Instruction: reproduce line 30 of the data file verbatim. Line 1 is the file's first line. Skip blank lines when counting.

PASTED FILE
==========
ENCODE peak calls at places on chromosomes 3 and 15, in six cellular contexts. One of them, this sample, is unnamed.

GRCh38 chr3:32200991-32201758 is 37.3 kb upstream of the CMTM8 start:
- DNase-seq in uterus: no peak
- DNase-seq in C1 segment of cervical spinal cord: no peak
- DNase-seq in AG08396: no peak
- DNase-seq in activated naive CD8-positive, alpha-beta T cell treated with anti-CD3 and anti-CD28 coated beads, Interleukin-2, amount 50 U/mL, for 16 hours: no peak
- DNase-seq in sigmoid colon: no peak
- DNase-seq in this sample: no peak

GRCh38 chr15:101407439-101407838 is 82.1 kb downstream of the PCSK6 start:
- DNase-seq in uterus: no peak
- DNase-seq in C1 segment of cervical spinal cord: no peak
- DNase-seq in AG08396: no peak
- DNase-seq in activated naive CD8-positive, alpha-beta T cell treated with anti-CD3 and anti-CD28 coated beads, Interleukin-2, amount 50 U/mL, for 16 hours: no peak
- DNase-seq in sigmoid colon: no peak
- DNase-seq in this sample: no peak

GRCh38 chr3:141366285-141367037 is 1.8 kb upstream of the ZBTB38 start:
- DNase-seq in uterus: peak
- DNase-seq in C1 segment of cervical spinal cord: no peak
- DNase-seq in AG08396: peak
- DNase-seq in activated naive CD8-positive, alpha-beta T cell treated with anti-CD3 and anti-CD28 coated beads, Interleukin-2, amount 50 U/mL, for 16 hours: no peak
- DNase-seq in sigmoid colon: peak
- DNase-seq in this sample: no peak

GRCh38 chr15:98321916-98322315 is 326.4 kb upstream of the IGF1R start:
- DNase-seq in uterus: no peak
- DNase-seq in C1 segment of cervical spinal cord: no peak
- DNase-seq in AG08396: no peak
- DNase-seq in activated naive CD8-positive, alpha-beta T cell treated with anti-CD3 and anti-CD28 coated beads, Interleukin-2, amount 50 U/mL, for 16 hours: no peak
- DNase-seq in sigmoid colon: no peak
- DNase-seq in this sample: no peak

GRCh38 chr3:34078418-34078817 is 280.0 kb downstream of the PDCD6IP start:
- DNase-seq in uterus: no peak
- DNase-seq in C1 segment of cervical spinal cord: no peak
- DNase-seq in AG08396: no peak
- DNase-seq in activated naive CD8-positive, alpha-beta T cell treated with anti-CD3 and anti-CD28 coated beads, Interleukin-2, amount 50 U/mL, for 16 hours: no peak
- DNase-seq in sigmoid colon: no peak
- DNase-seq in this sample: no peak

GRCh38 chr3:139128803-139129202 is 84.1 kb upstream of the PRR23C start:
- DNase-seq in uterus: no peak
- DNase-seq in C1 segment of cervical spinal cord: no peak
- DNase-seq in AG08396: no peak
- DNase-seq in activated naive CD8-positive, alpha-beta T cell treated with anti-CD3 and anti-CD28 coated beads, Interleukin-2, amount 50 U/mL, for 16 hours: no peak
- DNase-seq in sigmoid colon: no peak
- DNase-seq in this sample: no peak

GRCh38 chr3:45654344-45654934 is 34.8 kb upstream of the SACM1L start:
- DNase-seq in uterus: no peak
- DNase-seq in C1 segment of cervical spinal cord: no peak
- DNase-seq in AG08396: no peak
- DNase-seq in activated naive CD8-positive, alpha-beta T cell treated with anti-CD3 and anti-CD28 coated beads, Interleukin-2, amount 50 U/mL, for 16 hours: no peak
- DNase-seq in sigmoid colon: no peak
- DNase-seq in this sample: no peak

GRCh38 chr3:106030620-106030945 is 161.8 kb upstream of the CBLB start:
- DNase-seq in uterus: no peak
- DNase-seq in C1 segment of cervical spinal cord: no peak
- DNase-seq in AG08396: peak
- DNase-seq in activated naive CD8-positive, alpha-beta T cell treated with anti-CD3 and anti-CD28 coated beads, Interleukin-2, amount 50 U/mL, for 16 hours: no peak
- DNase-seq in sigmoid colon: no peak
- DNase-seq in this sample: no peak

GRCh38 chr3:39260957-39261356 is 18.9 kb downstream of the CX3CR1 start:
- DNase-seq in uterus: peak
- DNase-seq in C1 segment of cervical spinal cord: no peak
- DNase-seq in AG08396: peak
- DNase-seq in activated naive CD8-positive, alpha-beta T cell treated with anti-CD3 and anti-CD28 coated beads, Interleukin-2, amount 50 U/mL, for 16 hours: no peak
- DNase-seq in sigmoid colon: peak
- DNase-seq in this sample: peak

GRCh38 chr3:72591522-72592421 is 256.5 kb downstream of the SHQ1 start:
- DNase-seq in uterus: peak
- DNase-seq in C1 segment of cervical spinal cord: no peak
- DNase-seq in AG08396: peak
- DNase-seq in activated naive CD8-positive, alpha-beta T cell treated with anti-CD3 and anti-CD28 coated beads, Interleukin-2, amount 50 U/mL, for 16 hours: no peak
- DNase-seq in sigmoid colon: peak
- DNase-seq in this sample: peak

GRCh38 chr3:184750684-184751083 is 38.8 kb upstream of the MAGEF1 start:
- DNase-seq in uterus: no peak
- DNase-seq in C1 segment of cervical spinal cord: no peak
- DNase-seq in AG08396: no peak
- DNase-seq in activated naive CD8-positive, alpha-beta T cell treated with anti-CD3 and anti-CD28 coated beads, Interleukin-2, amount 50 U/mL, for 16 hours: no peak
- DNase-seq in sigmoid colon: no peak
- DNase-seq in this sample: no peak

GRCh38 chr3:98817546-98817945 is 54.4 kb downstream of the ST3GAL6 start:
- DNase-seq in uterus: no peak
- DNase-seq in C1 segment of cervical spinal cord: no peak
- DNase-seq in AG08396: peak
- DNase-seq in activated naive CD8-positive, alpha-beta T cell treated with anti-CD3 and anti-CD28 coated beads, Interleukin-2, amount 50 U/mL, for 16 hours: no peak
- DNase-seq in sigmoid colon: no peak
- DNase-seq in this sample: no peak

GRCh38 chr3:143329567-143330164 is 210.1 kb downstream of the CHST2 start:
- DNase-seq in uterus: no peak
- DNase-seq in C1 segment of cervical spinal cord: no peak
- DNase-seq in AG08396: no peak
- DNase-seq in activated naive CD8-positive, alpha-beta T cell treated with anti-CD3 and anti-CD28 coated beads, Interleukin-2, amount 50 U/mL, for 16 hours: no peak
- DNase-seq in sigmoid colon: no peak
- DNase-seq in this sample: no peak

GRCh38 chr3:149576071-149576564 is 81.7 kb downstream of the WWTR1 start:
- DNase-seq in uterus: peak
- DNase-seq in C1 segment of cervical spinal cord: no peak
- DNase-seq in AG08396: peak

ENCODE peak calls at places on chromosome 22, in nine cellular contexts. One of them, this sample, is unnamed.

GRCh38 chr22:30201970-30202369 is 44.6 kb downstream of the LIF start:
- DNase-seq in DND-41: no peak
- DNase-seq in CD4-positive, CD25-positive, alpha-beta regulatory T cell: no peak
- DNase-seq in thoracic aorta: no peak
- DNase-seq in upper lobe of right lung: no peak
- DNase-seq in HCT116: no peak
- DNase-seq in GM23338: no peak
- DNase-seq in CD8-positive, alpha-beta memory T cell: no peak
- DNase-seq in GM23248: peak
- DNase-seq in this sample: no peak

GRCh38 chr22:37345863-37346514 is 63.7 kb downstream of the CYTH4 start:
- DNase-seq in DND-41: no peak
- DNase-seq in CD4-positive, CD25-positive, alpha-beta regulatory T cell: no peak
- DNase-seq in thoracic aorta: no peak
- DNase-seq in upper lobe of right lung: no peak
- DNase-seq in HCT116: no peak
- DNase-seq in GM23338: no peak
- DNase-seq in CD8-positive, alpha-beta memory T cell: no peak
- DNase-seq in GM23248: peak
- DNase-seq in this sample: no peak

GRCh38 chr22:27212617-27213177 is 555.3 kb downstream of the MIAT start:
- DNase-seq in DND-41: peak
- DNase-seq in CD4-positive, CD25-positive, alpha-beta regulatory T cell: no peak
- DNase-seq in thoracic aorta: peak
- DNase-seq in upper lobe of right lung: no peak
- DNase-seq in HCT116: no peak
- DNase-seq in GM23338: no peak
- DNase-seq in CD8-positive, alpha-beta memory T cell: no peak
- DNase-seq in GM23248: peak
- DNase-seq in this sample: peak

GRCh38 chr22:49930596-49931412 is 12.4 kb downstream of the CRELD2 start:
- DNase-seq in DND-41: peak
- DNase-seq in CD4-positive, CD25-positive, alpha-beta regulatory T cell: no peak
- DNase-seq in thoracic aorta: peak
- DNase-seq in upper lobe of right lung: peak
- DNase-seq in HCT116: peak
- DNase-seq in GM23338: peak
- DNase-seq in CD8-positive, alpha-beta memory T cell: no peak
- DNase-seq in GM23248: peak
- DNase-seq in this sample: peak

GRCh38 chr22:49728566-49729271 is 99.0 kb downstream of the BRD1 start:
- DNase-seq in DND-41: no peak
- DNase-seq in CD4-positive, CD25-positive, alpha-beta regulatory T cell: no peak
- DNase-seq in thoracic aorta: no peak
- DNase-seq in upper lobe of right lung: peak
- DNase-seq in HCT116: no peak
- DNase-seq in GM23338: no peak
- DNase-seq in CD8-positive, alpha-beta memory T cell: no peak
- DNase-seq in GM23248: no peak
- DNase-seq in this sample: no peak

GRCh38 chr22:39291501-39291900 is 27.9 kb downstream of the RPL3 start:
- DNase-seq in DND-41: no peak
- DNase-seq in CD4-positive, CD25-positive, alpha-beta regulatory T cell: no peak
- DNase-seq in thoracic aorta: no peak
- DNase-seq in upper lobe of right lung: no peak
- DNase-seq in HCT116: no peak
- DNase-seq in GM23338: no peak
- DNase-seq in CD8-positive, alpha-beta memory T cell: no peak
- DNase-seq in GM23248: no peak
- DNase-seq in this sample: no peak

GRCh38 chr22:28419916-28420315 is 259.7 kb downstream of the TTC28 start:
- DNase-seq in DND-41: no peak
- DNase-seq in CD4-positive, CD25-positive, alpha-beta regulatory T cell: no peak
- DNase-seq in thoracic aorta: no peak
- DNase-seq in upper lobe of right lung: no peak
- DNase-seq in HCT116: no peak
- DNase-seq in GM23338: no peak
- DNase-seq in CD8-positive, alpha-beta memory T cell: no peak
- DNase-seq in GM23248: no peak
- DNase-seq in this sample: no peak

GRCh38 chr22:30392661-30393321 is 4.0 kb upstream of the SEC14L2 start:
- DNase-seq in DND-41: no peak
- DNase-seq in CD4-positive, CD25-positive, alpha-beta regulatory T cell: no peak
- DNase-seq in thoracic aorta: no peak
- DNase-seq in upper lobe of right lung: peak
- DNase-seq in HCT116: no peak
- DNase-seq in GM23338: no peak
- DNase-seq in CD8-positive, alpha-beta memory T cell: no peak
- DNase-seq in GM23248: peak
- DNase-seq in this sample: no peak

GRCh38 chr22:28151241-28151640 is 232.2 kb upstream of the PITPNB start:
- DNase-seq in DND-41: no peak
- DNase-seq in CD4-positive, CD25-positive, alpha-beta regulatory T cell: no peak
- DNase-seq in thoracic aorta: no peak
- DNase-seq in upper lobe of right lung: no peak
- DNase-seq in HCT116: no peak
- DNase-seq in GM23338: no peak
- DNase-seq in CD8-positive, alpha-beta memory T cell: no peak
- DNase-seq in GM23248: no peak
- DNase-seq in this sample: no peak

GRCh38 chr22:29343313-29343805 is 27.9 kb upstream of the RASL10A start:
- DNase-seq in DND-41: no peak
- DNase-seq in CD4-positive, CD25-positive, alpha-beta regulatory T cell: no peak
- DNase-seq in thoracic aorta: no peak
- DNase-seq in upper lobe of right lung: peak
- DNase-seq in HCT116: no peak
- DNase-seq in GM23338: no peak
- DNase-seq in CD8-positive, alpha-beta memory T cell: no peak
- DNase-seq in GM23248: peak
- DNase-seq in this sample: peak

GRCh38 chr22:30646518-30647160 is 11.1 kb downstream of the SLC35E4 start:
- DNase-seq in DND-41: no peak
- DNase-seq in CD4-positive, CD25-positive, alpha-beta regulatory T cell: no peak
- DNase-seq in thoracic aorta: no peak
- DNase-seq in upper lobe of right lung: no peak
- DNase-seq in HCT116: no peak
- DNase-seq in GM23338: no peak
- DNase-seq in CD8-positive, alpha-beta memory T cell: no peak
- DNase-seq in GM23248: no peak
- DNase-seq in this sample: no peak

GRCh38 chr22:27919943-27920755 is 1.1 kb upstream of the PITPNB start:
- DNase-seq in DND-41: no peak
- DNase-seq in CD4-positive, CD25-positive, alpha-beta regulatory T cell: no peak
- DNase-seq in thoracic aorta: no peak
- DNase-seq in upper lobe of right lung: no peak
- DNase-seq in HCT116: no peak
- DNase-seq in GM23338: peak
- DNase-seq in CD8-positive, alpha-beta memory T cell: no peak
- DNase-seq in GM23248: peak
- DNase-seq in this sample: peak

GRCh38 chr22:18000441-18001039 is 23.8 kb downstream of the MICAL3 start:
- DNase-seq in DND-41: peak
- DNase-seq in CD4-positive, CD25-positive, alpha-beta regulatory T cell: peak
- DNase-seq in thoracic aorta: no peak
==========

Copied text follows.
GRCh38 chr3:34078418-34078817 is 280.0 kb downstream of the PDCD6IP start: